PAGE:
Business, Community

Residents pack out meeting to oppose new ARCO on Sunrise Blvd

ARCO, Citrus Heights
Mayor Jeannie Bruins addresses a standing-room-only audience of residents concerned about a new ARCO proposed on Sunrise Boulevard. // CH Sentinel

Updated Nov. 30, 3:30 p.m.–
A standing-room-only audience of concerned Citrus Heights residents filed into a small room at the new Citrus Heights city hall Monday night, eager to make their voice heard about a controversial proposal to build a new ARCO gas station and car wash at the corner of Sunrise Boulevard and Sungarden Drive.

The proposal was submitted by Barghausen Consulting last month and includes plans to demolish the existing multi-story office building and construct a 3,000-square-feet AM/PM convenience store, a 42-feet-by-110-feet covered area for eight gas pumps, and a small car wash. Sacramento County Assessor’s records indicate the nearly one-acre parcel at 7056 Sunrise Blvd. is owned by prominent real estate developer Angelo Tsakopoulos, with the existing 9,500-square-feet structure built on the site in 1981.

Monday’s meeting, attended by about 80 residents, was called on short notice by Mayor Jeannie Bruins to address what she described as a “flood” of emails and questions from the community about the proposal. Bruins told attendees that such a meeting was “unusual” to have happen so early in a proposal’s process, but was necessary to address concerns and clarify the city’s process for handling new development proposals.

Resident concerns raised at the meeting included blight, increased crime from alcohol sales and a 24-hour convenience store, traffic, “noise pollution,” and general opposition to having a gas station at the location. Led by Sunrise Oaks Neighborhood Association President Nancy Graham, the group vowed to continue opposition to the project following the meeting — their goal being to completely stop the gas station from ever being built.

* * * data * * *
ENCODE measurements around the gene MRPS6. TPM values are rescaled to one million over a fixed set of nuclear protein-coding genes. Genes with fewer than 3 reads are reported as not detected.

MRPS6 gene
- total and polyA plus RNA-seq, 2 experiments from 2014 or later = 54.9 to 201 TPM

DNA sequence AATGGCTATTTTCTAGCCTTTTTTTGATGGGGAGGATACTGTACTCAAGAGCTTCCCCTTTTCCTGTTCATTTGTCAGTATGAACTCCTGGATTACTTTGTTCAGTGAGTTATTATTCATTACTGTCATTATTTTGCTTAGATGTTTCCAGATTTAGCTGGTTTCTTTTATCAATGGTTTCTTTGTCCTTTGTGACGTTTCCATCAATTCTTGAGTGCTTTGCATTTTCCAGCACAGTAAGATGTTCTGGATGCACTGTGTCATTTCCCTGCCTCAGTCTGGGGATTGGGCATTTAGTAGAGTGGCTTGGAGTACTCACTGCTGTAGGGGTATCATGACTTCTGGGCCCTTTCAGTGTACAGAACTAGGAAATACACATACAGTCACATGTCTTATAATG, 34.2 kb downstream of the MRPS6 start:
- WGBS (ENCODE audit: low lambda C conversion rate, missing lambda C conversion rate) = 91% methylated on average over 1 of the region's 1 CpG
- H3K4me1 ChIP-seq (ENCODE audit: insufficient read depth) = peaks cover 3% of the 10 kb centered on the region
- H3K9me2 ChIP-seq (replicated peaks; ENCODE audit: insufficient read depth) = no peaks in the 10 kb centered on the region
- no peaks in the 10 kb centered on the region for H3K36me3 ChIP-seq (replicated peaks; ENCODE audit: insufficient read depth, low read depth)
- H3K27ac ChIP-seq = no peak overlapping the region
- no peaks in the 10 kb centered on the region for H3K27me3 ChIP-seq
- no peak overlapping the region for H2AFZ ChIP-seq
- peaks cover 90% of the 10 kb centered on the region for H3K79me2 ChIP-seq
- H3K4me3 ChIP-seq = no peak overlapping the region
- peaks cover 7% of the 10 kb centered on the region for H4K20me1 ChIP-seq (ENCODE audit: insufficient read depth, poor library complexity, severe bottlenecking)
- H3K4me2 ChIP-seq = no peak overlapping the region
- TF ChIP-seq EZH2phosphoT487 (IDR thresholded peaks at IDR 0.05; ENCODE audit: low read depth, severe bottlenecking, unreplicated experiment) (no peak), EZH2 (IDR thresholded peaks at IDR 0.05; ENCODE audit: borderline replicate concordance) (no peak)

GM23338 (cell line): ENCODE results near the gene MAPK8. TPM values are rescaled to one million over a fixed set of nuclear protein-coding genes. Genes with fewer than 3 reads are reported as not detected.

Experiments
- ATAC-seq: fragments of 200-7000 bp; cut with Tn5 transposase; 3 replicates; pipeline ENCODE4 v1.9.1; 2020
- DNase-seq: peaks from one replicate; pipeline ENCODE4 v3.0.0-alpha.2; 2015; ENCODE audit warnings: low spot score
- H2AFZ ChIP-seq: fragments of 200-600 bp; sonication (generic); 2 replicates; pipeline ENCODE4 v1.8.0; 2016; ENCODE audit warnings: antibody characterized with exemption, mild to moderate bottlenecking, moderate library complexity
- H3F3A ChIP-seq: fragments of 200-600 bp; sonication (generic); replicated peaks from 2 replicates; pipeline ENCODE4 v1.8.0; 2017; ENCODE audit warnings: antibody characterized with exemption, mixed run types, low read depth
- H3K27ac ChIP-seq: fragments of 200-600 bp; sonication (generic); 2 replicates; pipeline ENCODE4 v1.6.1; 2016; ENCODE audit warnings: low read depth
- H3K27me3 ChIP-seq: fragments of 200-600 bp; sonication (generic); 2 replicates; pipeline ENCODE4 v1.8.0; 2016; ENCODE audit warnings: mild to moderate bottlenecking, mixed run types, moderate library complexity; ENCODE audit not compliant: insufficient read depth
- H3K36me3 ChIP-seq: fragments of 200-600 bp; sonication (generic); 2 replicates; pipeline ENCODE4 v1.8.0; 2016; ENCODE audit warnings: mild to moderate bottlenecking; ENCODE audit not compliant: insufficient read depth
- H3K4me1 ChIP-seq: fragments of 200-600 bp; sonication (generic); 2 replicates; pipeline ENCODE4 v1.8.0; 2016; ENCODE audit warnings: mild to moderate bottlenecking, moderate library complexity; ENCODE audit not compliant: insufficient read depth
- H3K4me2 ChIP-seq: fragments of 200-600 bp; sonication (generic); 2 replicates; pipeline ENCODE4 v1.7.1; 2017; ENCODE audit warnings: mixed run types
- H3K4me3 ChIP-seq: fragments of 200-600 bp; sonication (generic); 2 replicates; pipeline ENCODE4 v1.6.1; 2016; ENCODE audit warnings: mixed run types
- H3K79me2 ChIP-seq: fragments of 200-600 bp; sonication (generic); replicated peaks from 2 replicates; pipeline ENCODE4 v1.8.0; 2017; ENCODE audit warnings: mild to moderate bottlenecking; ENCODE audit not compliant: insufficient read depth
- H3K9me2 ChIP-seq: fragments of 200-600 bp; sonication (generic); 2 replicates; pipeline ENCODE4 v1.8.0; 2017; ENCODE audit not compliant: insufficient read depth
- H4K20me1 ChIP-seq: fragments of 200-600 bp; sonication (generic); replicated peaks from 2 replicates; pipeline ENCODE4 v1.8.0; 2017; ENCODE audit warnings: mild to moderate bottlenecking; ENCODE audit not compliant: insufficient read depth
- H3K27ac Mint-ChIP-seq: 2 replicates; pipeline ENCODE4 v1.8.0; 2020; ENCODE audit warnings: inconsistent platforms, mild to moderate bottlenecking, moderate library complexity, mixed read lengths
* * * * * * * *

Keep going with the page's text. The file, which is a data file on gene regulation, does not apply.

“We’ll do anything we can do to make this stop, because that’s our goal,” said one resident during the meeting, later providing only her first name as Cindy. Other comments ranged from “I never even thought in a million years there’d be a gas station there,” to “I guarantee crime is going to go up.”

The process
Although many residents present at the meeting seemed largely eager to hear what they could do currently to get the project stopped, the city’s planning division manager, Colleen McDuffee, said the project won’t face an up or down vote until it is heard by the planning commission “in several months.” In the mean time, McDuffee said community input is “welcomed,” but she said developers have a legal right to go through the city’s process before a vote is taken.

She said the development process begins with a proposal and site plan being submitted by an applicant, followed by extensive review and comment from the city’s planning division, which sends the proposal out for comment from more than a dozen agencies and also publicizes the project with public notices and a “development proposal” sign on site. She said agencies involved include engineering, Metro Fire, the water district, and neighborhood associations potentially impacted by the proposed development.

[Document: see proposed site plan]